Episode 20 of the Vehicle 2.0 Podcast features two guests from the carsharing space: Steven Messino, CEO of MuvMe, Inc., and Dave Brook, Senior Carsharing Consultant for Carsharing.US. With these two experts and long-time collaborators on the podcast, we’re able to follow up on last episode’s deep dive into car ownership and learn more about the feasibility of carsharing going into 2020 and beyond!
Give the episode a listen for yourself, or dive into a selection of highlights from our interview below. As always, be sure to subscribe to stay tuned for future episodes!
Steven and Dave offer their thoughts on the current state of carsharing
Scot: How do you think about the car sharing space? There's some data points out there that say by 2030, maybe 10% of cars will be shared or not individually owned, but then another one will say the exact opposite, like 80% of cars will be outside of the ownership as we know it today. Do you have a point of view on where we're going to be in kind of the next 10 years or so?
Steven: Well, this is actually a great question because I spend a lot of time, usually in the summertime, thinking about where the market's going since I build technologies for it. And you always have to anticipate 3-5 years in advance of what's going to be coming. Dave and I, when we speak, we frequently get asked this question. The big mover and shaker here will be the autonomous car as it comes along, but it's going to take awhile. Everyone likes to say it's going to be here next year, but it's only in trial. Carsharing is going to be here for quite awhile, easily another 20 years, and it just gets convenient. If you spend much time talking to millennials, they are not really fans of cars as much as the previous generation. So they're more inclined to do car sharing, which has already proven out in all the demographics and still approves out today.
As they get older, they are going to start buying cars because they're going to end up having families, and that's going to be in cars. But if they could get away with not having a second car, I think they'll do it in a nanosecond and it's easy to just buy a second car to take kids to soccer practice on Tuesdays and Thursdays. If that's the only time you need the car or you needed a third time on Saturday to go shopping. So, I see this business being solid for 20 years. The primary technology change is as of 2018, 25% of all cars now have their telematics devices, which is what the smartphones talk to, built into the cars. So probably in 4-5 years. those of us who build technologies, we'll be using the car is built in devices in order to talk to them.
Dave: I'm not sure how much or they are going to be the car's built-in devices because I think the manufacturers are going to keep that information to themselves in case they want to start their own business. So I think the market for third party after-market type telematics devices is going to continue for quite a while. Steve and I differ slightly about how quickly autonomous vehicles are going to be a major factor; I think that they will start happening quite soon. But I think there are going to be specialized applications. You know, Tesla's clearly shown there's a lot of that possibility, but there may be autonomous taxis going in 10 years on a fairly large scale.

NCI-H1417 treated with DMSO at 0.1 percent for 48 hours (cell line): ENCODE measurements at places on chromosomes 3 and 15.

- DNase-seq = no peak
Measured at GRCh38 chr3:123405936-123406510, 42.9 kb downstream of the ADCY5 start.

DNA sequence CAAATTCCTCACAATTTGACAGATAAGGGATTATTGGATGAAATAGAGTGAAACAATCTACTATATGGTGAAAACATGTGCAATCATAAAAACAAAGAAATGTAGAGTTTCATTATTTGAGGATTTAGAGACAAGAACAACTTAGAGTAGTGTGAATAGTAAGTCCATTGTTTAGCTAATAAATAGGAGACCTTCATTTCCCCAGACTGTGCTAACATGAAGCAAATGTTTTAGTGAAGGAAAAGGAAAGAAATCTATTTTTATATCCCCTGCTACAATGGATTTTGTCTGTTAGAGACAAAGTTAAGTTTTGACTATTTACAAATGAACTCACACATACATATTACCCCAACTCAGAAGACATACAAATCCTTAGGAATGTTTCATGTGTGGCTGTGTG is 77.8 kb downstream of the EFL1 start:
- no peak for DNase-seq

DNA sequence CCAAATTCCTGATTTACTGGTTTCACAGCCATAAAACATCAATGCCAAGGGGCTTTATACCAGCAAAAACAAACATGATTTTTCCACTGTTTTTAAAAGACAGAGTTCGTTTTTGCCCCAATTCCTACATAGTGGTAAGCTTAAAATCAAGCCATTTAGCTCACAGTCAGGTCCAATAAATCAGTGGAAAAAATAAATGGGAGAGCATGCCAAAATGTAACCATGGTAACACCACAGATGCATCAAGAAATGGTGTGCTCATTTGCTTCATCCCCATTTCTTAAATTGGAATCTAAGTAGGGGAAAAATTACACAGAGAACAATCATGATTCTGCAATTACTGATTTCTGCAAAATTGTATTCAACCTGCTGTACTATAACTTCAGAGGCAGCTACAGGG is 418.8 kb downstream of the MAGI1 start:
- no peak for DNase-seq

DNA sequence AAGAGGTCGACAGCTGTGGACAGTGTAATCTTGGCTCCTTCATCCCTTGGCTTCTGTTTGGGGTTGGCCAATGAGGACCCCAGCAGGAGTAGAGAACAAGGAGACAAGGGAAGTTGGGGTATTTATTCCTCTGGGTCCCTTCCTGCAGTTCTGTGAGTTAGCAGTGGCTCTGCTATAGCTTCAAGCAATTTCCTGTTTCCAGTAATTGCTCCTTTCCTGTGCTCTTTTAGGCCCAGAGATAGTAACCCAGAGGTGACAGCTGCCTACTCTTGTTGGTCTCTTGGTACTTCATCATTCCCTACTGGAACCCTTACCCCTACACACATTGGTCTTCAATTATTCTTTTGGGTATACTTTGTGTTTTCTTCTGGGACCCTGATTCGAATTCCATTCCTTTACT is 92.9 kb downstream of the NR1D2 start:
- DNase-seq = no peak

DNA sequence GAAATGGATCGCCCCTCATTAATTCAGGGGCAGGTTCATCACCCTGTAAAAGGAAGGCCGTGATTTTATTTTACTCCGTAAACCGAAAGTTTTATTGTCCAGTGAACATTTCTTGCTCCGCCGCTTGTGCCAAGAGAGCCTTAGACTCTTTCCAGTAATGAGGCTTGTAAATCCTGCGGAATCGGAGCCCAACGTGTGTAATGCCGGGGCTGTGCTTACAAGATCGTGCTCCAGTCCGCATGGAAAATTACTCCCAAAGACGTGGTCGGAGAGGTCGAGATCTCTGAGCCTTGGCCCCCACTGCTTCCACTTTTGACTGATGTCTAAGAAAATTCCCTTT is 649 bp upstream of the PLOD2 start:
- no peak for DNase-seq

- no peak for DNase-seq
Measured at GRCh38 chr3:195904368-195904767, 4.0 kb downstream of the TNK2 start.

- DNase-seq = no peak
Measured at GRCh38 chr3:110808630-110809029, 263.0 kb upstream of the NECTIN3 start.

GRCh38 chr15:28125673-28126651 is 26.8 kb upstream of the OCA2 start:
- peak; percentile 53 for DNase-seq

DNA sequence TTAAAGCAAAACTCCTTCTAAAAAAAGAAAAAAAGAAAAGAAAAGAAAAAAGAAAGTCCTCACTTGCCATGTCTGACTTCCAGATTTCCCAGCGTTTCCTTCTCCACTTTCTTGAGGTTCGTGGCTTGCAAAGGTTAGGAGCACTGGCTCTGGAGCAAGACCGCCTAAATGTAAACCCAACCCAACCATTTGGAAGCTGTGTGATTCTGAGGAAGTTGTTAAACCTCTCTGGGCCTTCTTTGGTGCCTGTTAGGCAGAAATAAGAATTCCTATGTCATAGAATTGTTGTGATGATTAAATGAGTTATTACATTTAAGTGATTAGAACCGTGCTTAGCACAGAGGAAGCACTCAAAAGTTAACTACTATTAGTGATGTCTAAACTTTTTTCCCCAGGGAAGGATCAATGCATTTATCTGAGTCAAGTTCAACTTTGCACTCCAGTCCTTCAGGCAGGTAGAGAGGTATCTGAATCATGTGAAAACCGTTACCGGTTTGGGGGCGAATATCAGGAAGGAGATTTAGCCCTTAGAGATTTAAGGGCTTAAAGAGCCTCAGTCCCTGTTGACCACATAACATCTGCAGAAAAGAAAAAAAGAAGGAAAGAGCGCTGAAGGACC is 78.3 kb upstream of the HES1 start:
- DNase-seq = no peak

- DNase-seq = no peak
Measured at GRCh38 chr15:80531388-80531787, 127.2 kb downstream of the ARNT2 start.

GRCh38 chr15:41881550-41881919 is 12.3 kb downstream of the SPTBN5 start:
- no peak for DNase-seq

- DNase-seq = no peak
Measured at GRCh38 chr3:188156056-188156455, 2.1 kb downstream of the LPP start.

Steven and Dave on carsharing vs automaker subscription services
Scot: To talk about the newer models, it seems like we kind of had Uber and Lyft had their, their day and now they've gone public and those are really big billion dollar businesses. And then it feels like the peer to peer carsharing is where there's a lot of action at least. Between Turo and Getaround, they've each raised about 500 million. The subscription one seems to be less popular with consumers. Especially the OEMs have these subscription programs and they look good, like the BMW one's interesting; I think it's called Access. And you look at it and you're like, “this is pretty cool. I could just switch out the car based on my needs.” And then you look at the price and I think it goes 900, 1,500, and 2,500 a month and you have to take a step back. They feel like they're 2x the cost of a lease of that type of a car, which seems to be the initial reaction. Is that what you guys see?
Dave: Yeah. This is all kind of being done through dealerships. The OEM might be trying to, to sort of test the market with these subscription programs. Volvo has one as well, or has tried it. But what are you going to do with all these cars? If you have your BMW seven series and you get tired of it. Now this dealer has this used BMW seven that so you can put on the lot or he can try to lease to somebody else. I think that's where the difficulty of that is coming from: keeping the price so high.
Scot: Yeah, absolutely. Steve, do you agree subscriptions are facing some challenges, at least at the OEM level?
Steven: Yes. This was when subscription started with the OEMs. This to them was a great way to try out our BMWs, try our Mercedes, try out our General Motors cars and see which one you like; drive it for a week and get them out there. But I agree with Dave that because what you try to do when you're making cars available is maximize your usage in subscription. If they're sitting on the lot, they're not making money and then you have to charge a premium to cover your costs. So I believe that's probably the challenge until they can get activity up. But I don't see activity going up just to Uber and Lyft drivers and people who are testing them. That's not going to drive it either. So subscriptions, I don't think it's going to be a big player. But I think it's definitely going to be there and there'll be competitors out there trying to win part of the business.
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